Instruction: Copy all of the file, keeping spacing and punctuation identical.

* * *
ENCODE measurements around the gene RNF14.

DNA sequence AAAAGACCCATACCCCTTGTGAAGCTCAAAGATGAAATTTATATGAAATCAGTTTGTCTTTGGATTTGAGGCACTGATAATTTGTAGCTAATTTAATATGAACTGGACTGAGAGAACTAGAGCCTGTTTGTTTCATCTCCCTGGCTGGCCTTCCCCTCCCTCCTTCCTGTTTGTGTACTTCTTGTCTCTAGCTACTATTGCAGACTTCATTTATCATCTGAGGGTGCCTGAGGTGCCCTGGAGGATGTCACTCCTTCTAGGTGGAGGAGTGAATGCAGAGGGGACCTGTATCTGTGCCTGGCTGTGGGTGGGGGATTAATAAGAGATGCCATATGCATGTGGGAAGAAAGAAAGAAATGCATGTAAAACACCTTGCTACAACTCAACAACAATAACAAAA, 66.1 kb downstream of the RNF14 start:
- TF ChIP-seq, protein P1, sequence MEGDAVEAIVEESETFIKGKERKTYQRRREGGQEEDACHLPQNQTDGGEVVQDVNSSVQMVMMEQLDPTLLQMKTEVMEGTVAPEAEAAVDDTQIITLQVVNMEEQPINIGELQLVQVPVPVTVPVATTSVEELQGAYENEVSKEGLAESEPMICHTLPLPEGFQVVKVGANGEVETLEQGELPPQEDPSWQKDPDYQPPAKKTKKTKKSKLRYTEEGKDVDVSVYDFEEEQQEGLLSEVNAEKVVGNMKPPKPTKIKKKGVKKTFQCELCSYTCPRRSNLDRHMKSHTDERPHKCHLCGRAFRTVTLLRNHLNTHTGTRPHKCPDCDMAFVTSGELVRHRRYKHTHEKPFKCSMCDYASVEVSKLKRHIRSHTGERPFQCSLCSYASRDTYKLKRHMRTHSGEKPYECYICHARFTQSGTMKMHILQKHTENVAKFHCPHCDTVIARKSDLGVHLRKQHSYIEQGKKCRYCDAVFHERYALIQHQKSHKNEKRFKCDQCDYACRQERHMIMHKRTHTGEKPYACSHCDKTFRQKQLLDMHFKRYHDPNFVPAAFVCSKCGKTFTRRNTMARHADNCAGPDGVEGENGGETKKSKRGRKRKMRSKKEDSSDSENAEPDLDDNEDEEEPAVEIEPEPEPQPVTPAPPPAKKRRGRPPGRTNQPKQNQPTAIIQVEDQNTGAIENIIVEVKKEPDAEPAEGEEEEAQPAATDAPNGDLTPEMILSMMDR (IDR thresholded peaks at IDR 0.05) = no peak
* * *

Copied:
ENCODE measurements around the gene RNF14.

DNA sequence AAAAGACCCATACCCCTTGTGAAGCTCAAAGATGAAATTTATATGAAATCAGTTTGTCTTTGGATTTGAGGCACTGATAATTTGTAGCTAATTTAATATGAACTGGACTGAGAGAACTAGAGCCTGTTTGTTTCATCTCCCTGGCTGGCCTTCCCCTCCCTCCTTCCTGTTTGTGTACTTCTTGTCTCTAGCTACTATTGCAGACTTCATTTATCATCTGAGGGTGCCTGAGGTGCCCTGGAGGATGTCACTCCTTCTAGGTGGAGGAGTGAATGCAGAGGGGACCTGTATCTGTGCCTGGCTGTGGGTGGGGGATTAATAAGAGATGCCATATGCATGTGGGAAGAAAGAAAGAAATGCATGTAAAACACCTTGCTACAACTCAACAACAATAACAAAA, 66.1 kb downstream of the RNF14 start:
- TF ChIP-seq, protein P1, sequence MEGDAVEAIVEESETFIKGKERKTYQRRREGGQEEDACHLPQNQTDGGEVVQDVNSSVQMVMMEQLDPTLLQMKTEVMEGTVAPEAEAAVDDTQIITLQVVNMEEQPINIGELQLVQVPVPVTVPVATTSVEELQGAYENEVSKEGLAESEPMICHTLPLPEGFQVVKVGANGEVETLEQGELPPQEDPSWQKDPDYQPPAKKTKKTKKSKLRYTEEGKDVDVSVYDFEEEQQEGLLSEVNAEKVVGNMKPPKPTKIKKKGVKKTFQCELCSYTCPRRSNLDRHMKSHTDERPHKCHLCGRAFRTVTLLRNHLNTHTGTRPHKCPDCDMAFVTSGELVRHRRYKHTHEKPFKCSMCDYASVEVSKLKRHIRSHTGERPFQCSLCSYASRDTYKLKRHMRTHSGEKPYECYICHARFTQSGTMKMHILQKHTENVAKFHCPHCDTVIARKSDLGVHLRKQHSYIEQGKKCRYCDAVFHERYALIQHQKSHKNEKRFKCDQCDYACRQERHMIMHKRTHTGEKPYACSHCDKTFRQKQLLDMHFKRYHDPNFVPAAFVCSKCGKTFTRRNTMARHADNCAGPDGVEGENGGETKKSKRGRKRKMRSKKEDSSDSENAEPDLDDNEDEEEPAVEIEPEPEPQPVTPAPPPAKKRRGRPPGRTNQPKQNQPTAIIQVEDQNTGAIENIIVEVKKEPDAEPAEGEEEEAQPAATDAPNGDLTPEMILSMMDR (IDR thresholded peaks at IDR 0.05) = no peak